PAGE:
Poland: EU ends historic fundamental values ​​procedure

Poland: EU ends historic fundamental values ​​procedure

For years, Poland was one of the EU’s biggest problem children. However, after the PiS government was voted out, there are now changes and an important decision from Brussels.

After years of serious concerns, the EU no longer sees any threat to the rule of law in Poland and is therefore ending a procedure to protect fundamental European values. The responsible EU Commission announced this on Wednesday in Brussels.

The decision to discontinue the so-called Article 7 procedure comes around seven months after the national conservative PiS government, which had led Poland from 2015 to 2023, was voted out. The government had restructured the Polish judicial system and, according to experts, thus restricted the separation of powers.

Specifically, the possibility was created to control and sanction judges. In addition, the reforms prevented Polish judges from turning to the European Court of Justice on certain legal issues. The new center-left government of Prime Minister Donald Tusk is currently in the process of reversing the contested measures.

Proceedings against Poland were an EU first

In 2017, Poland was the very first EU country against which the European Commission initiated proceedings for endangering the fundamental values ​​of the European Union. In theory, this could even have led to the withdrawal of voting rights in EU decisions.

The only EU country against which Article 7 proceedings are still ongoing is Hungary. There, Prime Minister Viktor Orban is suspected of restricting the independence of the judiciary and freedom of expression and of promoting corruption.

In order to make an end to the proceedings against Poland possible, Tusk’s new government had already presented its EU partners with a reform plan to eliminate rule of law deficits in February. This also led to the EU Commission, independently of the Article 7 procedure, releasing EU funding amounting to 6.3 billion euros that had long been held back due to rule of law concerns.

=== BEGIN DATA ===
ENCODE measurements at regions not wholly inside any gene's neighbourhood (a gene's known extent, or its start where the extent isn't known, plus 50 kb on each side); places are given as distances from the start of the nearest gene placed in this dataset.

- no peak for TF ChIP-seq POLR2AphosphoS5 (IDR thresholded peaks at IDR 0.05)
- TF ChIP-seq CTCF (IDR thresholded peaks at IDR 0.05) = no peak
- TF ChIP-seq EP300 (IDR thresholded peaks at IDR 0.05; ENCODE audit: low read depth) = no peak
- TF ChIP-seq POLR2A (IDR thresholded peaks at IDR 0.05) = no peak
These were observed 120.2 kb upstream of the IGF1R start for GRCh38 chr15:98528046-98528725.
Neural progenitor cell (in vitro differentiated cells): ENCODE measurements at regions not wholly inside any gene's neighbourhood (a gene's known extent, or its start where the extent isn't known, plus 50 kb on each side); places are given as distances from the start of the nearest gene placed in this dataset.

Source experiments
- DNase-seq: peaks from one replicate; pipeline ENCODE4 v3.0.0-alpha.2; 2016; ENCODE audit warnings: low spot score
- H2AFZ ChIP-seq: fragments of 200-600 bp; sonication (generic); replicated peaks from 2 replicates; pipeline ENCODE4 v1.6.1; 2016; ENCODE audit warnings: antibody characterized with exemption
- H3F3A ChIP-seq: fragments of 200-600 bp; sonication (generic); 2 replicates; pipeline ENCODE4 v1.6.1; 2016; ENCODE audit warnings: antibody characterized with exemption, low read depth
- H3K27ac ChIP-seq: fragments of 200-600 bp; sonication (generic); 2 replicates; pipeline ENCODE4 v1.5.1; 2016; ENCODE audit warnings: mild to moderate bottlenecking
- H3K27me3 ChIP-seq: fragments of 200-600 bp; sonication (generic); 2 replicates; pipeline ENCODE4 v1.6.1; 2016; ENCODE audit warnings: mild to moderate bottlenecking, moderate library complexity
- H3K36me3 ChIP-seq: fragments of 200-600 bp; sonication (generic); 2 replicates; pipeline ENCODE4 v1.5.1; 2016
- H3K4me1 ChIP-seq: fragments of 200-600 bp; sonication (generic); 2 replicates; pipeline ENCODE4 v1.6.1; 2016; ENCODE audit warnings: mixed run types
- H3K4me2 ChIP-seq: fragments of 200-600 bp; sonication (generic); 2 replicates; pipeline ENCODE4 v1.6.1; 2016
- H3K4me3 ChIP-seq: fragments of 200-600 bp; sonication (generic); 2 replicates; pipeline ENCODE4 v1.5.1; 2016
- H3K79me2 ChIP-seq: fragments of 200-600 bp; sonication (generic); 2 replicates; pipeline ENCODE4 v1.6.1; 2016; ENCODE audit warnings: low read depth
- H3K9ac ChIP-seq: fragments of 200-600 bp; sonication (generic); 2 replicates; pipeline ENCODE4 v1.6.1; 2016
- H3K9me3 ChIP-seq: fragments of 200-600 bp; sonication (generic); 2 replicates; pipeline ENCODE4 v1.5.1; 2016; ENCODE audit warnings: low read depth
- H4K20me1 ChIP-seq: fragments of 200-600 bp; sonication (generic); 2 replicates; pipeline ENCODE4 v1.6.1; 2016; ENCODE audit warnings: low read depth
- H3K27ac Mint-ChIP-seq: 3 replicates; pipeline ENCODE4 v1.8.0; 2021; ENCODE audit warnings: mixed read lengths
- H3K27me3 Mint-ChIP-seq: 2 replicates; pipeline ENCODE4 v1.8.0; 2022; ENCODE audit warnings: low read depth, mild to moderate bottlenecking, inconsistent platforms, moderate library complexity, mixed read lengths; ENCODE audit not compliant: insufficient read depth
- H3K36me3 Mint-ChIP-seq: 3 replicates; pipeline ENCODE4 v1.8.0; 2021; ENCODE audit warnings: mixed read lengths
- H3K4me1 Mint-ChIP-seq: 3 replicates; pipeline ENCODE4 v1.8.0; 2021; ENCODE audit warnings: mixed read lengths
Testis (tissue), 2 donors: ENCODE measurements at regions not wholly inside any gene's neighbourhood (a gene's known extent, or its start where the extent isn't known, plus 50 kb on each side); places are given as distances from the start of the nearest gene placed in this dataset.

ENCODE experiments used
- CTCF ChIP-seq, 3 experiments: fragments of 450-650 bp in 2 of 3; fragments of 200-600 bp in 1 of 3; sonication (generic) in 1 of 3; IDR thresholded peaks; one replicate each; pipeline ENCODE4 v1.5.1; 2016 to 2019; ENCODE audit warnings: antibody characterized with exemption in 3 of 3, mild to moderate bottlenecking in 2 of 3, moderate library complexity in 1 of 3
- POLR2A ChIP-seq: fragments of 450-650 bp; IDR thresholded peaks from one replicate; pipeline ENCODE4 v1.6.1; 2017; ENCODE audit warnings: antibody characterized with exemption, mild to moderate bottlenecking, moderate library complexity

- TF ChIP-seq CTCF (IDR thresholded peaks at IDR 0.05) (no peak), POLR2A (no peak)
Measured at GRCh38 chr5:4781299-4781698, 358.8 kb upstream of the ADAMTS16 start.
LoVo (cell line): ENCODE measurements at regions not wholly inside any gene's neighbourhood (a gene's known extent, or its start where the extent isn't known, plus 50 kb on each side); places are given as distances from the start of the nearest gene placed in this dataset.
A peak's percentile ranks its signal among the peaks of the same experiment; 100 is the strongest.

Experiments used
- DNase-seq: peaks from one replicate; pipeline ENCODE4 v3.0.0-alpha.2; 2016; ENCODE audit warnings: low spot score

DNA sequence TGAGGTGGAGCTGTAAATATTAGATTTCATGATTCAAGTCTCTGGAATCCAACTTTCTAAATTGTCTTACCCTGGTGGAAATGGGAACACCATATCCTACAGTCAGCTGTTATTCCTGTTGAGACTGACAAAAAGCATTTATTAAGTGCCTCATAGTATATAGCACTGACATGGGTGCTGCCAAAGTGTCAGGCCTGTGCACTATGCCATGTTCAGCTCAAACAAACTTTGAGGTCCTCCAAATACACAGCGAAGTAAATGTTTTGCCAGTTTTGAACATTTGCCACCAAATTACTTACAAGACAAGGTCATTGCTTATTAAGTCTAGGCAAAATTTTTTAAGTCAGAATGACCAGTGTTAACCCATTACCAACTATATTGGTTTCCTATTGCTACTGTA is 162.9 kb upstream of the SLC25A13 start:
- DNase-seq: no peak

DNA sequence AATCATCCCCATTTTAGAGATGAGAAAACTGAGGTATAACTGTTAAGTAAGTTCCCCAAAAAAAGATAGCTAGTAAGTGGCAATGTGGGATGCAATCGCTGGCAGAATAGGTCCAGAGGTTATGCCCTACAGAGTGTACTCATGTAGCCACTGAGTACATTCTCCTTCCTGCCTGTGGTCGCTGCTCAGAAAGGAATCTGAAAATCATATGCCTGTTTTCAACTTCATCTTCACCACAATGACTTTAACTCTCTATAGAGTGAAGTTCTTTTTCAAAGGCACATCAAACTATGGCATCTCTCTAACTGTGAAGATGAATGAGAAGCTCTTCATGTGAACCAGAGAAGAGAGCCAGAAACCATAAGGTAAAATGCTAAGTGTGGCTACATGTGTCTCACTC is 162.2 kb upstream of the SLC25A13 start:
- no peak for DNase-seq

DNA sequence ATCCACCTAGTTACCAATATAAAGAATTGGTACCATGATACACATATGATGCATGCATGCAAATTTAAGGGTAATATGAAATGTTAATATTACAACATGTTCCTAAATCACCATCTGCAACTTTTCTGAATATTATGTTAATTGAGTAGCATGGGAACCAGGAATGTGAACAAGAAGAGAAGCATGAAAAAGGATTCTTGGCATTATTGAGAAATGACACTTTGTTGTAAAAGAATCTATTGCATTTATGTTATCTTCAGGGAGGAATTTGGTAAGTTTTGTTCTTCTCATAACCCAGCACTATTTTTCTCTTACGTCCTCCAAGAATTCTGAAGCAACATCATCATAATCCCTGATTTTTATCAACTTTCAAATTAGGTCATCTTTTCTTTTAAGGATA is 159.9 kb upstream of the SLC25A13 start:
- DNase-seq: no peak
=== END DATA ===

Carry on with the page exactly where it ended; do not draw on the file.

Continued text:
PiS tries to make reversal more difficult

By deciding to end the proceedings against Poland, the EU Commission is also expressing its trust in the new government in Warsaw. Reversing the criticized reforms of the PiS government will take some time. The “repair package” for the restructuring of the Constitutional Court provides for a constitutional amendment that will remove all current judges from office and fill the positions with new ones, with the government and opposition deciding on the appointments. However, the constitutional amendment requires a two-thirds majority in parliament, which is not yet in sight due to the resistance of the PiS.

Immediately after taking office in November 2015, the PiS government in Poland, under the leadership of Justice Minister Zbigniew Ziobro, began to restructure the judiciary according to its ideas. The first step was the Constitutional Court. The PiS government did not recognise three constitutional judges appointed before it came to power and filled the posts with its own candidates, which was later declared unconstitutional by both the Constitutional Court itself and the EU Commission. The chairman of the court was later replaced by lawyer Julia Przylebska, a close confidante of PiS leader Jaroslaw Kaczynski.

Law needs Duda’s signature

The dismantling of other elements of the PiS judicial reform is also proving to be lengthy and difficult. This also applies, for example, to a reorganization of the National Judicial Council – the body that nominates judges for vacant positions. After a reform introduced by the PiS in 2018, 15 of the 25 members of the council were appointed by parliament. This step also brought Poland into conflict with the EU Commission. After a lawsuit, the European Court of Justice (ECJ) criticized the National Judicial Council as a body that was “significantly reorganized by the Polish executive and legislative branches” and there were legitimate doubts about its independence.

A draft law presented by Justice Minister Adam Bodnar stipulates that in future judges from different courts will again be the sole appointors of the 15 seats in the National Judicial Council. As soon as the law comes into force, the National Judicial Council will be re-elected – the old body formed according to PiS rules will be replaced. The law still has to pass parliament and be signed by President Andrzej Duda. However, he comes from the ranks of PiS and could torpedo it.

Source: Stern

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